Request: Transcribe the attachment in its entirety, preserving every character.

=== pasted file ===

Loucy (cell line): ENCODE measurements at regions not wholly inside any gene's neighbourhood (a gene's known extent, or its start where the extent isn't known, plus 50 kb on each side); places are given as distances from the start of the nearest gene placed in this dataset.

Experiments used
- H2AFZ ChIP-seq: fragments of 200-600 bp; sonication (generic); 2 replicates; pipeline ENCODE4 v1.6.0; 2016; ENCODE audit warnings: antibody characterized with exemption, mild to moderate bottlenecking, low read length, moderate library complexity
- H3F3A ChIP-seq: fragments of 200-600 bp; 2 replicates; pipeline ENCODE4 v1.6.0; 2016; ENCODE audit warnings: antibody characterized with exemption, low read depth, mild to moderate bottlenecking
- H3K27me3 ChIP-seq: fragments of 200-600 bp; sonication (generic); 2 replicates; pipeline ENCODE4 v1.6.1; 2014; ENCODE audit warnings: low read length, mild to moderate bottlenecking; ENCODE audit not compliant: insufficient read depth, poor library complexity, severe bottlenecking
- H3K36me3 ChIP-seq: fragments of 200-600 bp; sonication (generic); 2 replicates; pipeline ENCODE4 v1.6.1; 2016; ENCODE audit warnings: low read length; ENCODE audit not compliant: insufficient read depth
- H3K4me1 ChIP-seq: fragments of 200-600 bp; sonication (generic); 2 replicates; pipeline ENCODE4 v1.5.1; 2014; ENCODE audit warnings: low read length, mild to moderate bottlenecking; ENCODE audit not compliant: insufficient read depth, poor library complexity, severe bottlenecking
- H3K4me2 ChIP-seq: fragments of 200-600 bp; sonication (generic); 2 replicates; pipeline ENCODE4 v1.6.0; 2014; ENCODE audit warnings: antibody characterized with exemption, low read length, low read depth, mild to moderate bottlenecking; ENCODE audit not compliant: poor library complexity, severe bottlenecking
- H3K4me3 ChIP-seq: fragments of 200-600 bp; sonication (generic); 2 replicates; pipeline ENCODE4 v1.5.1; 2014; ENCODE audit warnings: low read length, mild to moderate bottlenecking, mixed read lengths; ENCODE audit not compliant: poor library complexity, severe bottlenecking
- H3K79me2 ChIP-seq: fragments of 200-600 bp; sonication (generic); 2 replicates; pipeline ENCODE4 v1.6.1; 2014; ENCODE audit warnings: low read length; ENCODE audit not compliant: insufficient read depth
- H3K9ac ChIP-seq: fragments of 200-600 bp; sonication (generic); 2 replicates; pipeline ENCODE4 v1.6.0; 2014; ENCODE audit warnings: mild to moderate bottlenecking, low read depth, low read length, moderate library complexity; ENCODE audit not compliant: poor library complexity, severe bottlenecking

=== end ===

Loucy (cell line): ENCODE measurements at regions not wholly inside any gene's neighbourhood (a gene's known extent, or its start where the extent isn't known, plus 50 kb on each side); places are given as distances from the start of the nearest gene placed in this dataset.

Experiments used
- H2AFZ ChIP-seq: fragments of 200-600 bp; sonication (generic); 2 replicates; pipeline ENCODE4 v1.6.0; 2016; ENCODE audit warnings: antibody characterized with exemption, mild to moderate bottlenecking, low read length, moderate library complexity
- H3F3A ChIP-seq: fragments of 200-600 bp; 2 replicates; pipeline ENCODE4 v1.6.0; 2016; ENCODE audit warnings: antibody characterized with exemption, low read depth, mild to moderate bottlenecking
- H3K27me3 ChIP-seq: fragments of 200-600 bp; sonication (generic); 2 replicates; pipeline ENCODE4 v1.6.1; 2014; ENCODE audit warnings: low read length, mild to moderate bottlenecking; ENCODE audit not compliant: insufficient read depth, poor library complexity, severe bottlenecking
- H3K36me3 ChIP-seq: fragments of 200-600 bp; sonication (generic); 2 replicates; pipeline ENCODE4 v1.6.1; 2016; ENCODE audit warnings: low read length; ENCODE audit not compliant: insufficient read depth
- H3K4me1 ChIP-seq: fragments of 200-600 bp; sonication (generic); 2 replicates; pipeline ENCODE4 v1.5.1; 2014; ENCODE audit warnings: low read length, mild to moderate bottlenecking; ENCODE audit not compliant: insufficient read depth, poor library complexity, severe bottlenecking
- H3K4me2 ChIP-seq: fragments of 200-600 bp; sonication (generic); 2 replicates; pipeline ENCODE4 v1.6.0; 2014; ENCODE audit warnings: antibody characterized with exemption, low read length, low read depth, mild to moderate bottlenecking; ENCODE audit not compliant: poor library complexity, severe bottlenecking
- H3K4me3 ChIP-seq: fragments of 200-600 bp; sonication (generic); 2 replicates; pipeline ENCODE4 v1.5.1; 2014; ENCODE audit warnings: low read length, mild to moderate bottlenecking, mixed read lengths; ENCODE audit not compliant: poor library complexity, severe bottlenecking
- H3K79me2 ChIP-seq: fragments of 200-600 bp; sonication (generic); 2 replicates; pipeline ENCODE4 v1.6.1; 2014; ENCODE audit warnings: low read length; ENCODE audit not compliant: insufficient read depth
- H3K9ac ChIP-seq: fragments of 200-600 bp; sonication (generic); 2 replicates; pipeline ENCODE4 v1.6.0; 2014; ENCODE audit warnings: mild to moderate bottlenecking, low read depth, low read length, moderate library complexity; ENCODE audit not compliant: poor library complexity, severe bottlenecking